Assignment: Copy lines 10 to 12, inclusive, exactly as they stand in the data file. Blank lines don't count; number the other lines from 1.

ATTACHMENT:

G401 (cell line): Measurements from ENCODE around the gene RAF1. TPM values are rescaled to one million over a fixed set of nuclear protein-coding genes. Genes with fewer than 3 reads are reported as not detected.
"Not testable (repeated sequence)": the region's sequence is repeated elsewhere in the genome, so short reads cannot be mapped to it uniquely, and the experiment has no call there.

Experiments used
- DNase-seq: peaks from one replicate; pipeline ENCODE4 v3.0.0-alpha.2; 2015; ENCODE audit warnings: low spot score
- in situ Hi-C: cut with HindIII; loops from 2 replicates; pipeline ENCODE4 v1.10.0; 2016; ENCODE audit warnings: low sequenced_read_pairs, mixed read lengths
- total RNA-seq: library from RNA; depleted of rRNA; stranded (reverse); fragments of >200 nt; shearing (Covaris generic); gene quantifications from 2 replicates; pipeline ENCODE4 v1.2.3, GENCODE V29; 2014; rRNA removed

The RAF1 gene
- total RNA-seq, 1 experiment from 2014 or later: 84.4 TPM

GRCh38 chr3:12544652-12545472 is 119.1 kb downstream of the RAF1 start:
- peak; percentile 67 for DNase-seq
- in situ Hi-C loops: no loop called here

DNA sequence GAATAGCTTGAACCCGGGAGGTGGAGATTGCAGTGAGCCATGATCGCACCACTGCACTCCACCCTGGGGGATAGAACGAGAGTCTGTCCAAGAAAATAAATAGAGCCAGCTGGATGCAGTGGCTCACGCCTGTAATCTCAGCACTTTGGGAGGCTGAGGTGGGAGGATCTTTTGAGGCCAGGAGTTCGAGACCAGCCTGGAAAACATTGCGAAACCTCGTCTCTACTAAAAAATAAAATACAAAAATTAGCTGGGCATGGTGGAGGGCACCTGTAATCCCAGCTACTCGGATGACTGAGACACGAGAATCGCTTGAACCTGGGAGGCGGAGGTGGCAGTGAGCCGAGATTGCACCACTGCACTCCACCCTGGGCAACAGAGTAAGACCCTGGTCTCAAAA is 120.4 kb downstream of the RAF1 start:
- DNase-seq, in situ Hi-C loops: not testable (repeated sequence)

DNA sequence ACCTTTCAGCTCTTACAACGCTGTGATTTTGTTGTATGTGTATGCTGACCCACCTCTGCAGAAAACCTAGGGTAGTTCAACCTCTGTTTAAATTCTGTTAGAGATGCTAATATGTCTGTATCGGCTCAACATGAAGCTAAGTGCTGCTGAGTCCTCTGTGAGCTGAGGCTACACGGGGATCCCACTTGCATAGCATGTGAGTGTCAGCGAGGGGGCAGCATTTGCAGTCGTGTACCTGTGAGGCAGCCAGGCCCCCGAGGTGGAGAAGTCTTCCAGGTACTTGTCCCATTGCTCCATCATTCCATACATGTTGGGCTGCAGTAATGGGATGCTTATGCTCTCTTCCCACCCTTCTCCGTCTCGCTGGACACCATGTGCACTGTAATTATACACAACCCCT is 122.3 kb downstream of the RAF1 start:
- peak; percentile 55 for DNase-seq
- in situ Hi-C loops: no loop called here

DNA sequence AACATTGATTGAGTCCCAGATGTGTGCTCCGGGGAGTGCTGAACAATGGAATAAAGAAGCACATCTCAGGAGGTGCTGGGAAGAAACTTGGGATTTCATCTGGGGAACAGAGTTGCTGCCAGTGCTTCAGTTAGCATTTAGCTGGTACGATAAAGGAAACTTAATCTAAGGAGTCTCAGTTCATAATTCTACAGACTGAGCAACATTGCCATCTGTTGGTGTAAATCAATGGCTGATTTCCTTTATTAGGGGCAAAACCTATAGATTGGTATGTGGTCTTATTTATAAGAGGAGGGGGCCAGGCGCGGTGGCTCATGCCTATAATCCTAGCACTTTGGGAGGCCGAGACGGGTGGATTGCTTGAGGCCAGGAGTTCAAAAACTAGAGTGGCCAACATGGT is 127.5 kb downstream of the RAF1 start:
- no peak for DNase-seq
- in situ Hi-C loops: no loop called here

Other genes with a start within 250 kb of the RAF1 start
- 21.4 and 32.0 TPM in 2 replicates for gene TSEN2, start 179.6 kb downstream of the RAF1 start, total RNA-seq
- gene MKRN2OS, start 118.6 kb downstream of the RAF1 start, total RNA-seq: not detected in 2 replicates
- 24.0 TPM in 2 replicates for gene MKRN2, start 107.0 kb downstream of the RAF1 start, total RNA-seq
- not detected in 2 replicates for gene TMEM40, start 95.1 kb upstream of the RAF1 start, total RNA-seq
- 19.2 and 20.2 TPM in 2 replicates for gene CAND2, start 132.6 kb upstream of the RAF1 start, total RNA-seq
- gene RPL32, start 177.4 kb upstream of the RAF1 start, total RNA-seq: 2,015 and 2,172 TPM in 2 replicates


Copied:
- peak; percentile 67 for DNase-seq
- in situ Hi-C loops: no loop called here

DNA sequence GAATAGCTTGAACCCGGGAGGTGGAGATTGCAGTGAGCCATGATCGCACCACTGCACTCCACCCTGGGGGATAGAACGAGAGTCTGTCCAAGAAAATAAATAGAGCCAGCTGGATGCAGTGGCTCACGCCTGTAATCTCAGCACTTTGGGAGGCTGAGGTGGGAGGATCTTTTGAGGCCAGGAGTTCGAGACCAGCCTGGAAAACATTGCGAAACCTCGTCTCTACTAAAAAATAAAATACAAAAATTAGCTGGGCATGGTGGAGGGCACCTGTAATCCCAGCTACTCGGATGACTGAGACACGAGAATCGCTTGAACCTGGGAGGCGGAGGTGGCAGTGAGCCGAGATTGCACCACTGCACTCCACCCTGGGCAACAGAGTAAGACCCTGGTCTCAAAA is 120.4 kb downstream of the RAF1 start: